Following the UN Year of Cooperatives in 2012, the International Co-operative Alliance ICA published the “ICA Blueprint”, which was intended as a “Strategy for a Co-operative Decade”. This strategy aims for co-operative growth as well as better visibility for cooperatives in order to make this the preferred way of doing business around the world.
But does this promoted renaissance of the cooperative correspond to the actual state of affairs?
The purpose of cooperatives – yesterday and today
Art. 828 par. 1 of the Swiss Code of Obligations defines a cooperative as a corporate entity consisting of an unlimited number of persons or commercial enterprises who join together for the primary purpose of promoting or safeguarding the specific economic interests of the society’s members by way of collective self-help. This definition of the cooperative makes it the only legal form under the Code of Obligations for which the legislator deviates from the established principle of the requirement of a clear purpose, applicable to all commercial companies, as defined in Article 530 para. 1 of the Code of Obligations. In practice, this admittedly creates difficulties in distinguishing illegal cooperatives from those that are just atypical.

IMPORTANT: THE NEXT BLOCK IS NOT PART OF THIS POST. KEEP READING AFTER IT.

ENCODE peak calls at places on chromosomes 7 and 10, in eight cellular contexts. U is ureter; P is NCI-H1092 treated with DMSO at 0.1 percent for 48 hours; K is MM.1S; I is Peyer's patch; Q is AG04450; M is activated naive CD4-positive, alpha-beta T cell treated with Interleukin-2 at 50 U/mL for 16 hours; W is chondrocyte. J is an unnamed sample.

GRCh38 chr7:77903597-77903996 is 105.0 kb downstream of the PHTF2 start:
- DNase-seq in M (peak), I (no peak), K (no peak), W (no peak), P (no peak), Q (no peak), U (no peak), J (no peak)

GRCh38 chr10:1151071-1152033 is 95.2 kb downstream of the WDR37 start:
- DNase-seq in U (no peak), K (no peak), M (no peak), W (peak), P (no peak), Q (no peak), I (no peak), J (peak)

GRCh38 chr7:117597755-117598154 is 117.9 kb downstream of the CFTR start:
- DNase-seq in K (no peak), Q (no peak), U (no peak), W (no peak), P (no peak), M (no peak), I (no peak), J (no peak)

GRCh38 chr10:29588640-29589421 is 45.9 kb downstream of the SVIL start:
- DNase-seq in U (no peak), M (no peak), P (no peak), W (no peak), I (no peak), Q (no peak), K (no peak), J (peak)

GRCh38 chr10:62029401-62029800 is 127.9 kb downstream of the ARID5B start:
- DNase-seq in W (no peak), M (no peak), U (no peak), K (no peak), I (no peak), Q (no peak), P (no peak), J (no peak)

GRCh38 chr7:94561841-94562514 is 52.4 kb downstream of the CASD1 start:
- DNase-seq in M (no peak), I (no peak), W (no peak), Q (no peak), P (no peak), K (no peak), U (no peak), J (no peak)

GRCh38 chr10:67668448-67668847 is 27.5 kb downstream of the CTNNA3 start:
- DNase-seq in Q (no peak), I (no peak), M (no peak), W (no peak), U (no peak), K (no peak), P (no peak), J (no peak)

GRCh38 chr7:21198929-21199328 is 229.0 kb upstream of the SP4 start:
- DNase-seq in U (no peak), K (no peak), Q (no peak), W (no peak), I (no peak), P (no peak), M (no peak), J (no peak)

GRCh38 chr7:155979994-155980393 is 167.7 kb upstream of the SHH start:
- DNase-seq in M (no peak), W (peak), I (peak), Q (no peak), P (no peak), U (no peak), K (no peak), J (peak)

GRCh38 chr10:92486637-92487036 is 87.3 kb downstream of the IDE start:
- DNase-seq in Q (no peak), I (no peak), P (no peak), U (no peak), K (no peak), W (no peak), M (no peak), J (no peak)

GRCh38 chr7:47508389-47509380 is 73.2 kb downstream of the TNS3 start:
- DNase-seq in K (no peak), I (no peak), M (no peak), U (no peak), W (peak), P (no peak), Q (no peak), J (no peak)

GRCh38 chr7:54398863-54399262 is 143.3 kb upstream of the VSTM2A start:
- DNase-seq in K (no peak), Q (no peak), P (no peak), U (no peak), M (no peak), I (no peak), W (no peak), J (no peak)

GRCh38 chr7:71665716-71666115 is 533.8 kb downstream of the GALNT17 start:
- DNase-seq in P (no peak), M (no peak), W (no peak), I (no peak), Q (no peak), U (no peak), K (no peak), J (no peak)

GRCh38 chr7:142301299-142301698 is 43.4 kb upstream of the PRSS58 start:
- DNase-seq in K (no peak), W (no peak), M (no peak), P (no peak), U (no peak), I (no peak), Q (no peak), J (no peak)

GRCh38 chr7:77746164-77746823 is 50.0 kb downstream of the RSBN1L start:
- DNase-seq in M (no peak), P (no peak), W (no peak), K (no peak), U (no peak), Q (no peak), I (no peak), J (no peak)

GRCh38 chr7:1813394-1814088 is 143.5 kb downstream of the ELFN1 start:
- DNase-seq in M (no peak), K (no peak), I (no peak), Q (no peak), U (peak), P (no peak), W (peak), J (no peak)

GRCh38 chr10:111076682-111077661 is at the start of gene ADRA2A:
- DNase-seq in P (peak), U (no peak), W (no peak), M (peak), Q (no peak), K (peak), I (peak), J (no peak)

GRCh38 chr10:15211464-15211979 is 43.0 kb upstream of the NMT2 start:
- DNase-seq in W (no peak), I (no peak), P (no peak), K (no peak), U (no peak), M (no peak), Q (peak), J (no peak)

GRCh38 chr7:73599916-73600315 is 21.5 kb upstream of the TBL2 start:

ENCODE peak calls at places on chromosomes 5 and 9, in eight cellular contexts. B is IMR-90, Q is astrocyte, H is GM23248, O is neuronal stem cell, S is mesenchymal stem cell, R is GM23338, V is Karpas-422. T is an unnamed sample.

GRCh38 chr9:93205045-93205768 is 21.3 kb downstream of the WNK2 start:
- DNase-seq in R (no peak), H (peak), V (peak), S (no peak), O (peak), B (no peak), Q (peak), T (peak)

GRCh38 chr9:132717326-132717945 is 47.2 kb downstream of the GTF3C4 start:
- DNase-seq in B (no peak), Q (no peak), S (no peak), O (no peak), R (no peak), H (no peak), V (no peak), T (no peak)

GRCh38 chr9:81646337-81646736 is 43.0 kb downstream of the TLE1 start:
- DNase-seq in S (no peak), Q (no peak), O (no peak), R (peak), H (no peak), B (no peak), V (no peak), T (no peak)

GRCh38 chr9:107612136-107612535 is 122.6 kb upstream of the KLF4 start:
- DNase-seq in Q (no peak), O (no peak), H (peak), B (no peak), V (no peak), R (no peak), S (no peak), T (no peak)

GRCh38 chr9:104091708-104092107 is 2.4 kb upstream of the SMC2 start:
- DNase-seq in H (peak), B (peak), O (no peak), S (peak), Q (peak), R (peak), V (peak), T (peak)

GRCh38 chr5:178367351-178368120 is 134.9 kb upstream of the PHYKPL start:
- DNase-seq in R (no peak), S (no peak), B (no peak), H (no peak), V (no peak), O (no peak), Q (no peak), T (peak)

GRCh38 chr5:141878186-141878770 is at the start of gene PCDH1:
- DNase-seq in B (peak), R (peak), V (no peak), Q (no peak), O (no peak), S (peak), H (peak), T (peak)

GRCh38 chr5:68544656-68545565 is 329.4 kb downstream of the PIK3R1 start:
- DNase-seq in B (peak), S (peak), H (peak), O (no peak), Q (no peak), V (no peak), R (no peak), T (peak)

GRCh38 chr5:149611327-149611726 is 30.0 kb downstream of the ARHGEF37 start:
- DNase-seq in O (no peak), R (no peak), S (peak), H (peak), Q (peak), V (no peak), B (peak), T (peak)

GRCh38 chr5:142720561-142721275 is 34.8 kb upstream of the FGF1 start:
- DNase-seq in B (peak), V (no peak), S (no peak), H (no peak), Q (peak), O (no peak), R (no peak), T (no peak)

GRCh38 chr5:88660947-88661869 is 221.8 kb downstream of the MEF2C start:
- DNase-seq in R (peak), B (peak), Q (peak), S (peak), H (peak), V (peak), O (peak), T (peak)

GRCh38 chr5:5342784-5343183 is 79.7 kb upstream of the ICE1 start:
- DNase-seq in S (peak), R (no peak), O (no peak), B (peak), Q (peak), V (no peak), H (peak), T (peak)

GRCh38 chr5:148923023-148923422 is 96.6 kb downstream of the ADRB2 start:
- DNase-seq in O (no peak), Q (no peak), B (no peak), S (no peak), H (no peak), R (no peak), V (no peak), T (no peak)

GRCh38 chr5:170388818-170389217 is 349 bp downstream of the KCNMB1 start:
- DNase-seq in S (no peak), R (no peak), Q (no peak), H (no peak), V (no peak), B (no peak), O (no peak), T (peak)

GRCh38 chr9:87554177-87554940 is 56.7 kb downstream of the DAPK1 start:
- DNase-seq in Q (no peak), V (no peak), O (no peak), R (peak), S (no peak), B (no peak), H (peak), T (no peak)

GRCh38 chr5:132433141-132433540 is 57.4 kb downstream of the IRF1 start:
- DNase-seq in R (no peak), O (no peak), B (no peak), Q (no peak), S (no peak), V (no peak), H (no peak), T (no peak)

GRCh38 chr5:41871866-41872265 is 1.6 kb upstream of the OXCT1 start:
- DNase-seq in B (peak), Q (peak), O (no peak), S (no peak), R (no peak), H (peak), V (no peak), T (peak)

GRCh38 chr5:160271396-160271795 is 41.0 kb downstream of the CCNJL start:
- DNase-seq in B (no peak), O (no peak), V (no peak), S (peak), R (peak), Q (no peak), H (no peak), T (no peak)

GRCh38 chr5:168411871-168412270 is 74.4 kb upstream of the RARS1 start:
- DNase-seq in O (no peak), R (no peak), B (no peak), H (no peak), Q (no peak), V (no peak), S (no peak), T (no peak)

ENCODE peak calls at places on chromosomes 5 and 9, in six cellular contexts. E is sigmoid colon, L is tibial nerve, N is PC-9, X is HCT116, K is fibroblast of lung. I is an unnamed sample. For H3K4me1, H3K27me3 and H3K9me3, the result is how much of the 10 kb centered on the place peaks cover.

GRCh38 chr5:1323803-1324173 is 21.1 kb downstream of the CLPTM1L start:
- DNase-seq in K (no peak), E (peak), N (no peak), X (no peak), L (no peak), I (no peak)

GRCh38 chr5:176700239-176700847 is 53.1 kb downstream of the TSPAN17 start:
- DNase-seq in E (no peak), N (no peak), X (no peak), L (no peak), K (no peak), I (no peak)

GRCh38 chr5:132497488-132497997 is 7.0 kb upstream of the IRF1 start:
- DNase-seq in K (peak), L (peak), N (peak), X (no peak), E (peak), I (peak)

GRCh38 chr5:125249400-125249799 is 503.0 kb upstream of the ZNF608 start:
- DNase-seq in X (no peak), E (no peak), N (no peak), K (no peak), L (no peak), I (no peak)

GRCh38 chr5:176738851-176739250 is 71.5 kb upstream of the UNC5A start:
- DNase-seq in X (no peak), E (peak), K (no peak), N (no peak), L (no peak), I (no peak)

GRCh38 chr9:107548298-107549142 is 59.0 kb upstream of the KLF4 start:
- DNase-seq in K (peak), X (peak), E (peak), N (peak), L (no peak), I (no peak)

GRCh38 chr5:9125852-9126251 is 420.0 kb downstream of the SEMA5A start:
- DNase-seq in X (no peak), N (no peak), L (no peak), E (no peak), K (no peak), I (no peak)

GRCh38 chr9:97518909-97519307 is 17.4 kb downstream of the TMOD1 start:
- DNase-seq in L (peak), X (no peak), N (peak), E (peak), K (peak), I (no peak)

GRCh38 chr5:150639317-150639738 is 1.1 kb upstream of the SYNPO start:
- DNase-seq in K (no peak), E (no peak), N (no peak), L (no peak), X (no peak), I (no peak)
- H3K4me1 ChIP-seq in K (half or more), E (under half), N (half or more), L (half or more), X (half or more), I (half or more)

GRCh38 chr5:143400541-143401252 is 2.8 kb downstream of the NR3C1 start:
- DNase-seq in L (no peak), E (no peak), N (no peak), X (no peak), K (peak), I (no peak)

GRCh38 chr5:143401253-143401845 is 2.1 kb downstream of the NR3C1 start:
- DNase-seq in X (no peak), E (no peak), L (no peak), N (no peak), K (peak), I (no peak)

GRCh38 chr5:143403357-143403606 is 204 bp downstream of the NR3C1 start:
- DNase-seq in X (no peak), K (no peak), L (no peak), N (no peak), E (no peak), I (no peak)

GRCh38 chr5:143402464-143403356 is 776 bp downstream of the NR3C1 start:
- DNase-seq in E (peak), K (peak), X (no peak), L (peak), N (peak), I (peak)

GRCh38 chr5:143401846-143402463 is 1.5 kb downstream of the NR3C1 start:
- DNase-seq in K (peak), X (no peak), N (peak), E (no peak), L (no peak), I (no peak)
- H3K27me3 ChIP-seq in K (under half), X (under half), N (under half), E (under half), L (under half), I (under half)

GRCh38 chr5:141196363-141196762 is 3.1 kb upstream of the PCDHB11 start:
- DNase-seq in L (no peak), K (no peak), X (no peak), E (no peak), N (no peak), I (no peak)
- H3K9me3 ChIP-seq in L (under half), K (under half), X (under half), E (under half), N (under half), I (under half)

Notenstein dialogue: Have companies learned their lesson?
Good company management means control, but also room for entrepreneurial initiative, which means that various stakeholders must be taken into account.
Successful Swiss cooperative banks faced with structural challenges
In Switzerland, too, cooperative banks survived the crisis relatively well. In past years, they have increased their market share and numbers of staff, improved their cost/income ratio, are well capitalised and operate with lower risks than other banks.
Nevertheless, even the smallest banks face challenges in stabilising their growth. This starts with IT, compliance and equity capital creation, and extends to new competitors in the non- and near-banking sector.
The following article addresses the financing possibilities of companies with a cooperative structure with an eye on today’s challenges and tomorrow’s potential. Particular attention will be paid to financing problems through capitalist-policy finance reform. Participation shares, although having lost their relevance in recent years in joint-stock companies, will be discussed in particular as a possible option in an extended financing concept.